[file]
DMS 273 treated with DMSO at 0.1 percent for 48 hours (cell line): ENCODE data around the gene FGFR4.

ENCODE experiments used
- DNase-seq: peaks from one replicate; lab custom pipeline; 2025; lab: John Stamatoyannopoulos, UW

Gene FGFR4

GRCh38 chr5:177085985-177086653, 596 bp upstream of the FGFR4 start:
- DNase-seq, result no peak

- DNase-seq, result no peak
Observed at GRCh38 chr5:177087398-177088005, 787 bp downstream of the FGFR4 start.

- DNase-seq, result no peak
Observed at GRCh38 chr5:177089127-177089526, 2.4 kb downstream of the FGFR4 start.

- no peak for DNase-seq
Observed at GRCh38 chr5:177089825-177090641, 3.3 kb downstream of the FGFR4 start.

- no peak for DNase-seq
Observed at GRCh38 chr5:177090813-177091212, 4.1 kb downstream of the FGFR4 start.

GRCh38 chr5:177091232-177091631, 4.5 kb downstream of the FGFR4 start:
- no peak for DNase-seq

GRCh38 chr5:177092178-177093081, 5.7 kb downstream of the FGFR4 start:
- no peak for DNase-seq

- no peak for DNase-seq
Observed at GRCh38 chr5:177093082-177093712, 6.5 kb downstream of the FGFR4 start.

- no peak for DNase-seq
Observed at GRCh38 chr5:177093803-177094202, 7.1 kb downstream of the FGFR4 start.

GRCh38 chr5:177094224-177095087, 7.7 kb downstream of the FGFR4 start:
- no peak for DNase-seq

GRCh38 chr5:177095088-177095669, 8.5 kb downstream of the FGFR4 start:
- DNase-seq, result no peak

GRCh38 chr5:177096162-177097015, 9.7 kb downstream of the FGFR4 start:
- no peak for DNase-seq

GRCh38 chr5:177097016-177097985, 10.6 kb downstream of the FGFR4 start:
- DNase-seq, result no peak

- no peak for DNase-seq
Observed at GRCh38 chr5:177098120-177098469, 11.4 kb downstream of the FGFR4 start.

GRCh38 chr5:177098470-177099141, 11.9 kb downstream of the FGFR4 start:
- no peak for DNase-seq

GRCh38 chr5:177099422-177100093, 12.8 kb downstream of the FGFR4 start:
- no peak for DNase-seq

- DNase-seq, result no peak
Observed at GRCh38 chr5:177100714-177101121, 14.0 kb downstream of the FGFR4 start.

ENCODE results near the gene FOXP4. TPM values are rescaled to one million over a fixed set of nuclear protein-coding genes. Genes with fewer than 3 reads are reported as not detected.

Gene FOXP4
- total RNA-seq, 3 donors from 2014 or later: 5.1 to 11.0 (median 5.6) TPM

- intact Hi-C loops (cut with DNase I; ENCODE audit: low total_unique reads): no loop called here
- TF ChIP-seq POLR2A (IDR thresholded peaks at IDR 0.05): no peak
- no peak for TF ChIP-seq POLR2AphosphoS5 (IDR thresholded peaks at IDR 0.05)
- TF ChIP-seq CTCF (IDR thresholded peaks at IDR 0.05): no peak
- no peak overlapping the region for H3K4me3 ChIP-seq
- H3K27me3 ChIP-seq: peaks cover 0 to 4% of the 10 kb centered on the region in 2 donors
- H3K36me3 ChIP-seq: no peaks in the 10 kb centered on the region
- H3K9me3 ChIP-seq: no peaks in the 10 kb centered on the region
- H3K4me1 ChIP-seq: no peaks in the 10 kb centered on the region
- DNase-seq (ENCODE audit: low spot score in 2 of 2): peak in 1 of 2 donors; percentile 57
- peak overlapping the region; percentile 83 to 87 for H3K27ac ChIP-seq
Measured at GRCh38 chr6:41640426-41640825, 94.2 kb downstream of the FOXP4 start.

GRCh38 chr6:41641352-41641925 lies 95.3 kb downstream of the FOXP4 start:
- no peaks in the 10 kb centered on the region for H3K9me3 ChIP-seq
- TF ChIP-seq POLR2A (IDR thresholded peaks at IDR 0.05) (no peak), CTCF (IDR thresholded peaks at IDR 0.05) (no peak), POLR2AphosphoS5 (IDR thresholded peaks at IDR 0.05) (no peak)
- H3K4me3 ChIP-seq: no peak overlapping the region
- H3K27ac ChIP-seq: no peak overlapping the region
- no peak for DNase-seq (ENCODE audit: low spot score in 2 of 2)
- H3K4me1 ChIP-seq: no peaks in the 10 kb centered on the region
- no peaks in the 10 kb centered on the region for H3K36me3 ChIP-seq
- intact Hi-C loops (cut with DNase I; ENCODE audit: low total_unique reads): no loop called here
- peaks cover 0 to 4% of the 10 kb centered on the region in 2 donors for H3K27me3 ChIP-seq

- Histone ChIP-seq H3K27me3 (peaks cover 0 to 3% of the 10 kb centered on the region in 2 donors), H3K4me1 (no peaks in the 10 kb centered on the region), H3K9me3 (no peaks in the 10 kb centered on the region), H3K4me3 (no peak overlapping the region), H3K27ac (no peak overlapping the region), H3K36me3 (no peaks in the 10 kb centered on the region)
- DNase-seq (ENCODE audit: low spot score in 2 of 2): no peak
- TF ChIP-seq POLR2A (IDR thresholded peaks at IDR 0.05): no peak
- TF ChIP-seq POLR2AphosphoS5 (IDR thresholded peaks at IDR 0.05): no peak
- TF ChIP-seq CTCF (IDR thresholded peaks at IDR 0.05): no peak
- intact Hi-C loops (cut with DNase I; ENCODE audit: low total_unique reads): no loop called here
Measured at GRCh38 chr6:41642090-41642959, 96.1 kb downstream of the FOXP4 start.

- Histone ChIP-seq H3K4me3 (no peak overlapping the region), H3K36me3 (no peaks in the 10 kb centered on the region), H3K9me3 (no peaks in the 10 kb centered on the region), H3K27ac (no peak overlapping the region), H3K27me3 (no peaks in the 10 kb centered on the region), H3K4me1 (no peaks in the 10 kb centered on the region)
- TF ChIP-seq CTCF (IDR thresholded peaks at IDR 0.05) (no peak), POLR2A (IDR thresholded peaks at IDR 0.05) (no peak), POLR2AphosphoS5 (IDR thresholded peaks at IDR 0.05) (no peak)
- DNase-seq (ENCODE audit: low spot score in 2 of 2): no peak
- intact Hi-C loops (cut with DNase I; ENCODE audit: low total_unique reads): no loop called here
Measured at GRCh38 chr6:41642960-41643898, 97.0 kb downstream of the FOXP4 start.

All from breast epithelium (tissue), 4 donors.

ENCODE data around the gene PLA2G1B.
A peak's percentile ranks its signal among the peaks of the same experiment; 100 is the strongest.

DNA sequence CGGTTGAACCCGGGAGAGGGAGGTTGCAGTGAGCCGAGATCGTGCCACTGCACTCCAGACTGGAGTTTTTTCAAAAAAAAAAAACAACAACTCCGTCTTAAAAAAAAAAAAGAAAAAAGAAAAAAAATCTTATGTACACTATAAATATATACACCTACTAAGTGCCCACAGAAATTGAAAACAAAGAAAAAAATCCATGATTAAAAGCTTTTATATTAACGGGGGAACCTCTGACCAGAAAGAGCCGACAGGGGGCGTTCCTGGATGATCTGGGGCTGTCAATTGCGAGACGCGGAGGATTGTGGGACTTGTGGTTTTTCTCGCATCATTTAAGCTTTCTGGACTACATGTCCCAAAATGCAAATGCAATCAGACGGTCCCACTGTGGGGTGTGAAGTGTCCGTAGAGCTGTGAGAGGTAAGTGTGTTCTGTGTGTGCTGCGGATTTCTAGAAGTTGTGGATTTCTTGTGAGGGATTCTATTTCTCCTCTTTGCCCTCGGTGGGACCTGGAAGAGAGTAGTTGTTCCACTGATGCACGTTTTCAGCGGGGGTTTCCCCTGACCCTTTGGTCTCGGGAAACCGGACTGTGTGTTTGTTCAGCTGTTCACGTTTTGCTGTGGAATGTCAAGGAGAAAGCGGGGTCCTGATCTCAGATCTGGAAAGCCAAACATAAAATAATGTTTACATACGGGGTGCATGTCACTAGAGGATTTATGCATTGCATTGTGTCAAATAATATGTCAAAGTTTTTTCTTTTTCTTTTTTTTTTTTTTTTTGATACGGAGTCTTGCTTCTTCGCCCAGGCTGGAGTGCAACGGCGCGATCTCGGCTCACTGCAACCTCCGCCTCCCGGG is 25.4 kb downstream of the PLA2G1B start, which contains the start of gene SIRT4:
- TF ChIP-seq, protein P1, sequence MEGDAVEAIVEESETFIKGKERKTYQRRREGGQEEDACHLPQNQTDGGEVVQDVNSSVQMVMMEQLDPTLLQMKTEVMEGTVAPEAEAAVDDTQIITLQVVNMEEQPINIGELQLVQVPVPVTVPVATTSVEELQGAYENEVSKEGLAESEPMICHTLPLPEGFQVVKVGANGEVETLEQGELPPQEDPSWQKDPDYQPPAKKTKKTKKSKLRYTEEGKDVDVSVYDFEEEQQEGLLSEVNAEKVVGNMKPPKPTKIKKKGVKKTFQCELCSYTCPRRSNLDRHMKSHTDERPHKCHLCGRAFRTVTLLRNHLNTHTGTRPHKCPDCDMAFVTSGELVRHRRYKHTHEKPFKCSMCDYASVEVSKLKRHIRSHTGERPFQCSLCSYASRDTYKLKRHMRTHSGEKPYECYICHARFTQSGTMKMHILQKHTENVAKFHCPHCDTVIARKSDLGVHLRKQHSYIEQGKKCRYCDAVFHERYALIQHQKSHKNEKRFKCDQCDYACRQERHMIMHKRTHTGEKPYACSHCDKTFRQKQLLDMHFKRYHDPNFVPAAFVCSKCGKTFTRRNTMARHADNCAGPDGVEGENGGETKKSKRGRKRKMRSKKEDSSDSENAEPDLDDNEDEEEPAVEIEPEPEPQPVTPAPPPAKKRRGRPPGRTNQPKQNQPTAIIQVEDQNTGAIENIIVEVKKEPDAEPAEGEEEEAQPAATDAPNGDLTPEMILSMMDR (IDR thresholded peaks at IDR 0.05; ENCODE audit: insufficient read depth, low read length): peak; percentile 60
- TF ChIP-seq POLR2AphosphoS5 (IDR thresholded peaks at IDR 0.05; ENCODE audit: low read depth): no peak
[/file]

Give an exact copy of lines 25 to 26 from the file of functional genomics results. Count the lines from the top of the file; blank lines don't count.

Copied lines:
GRCh38 chr5:177095088-177095669, 8.5 kb downstream of the FGFR4 start:
- DNase-seq, result no peak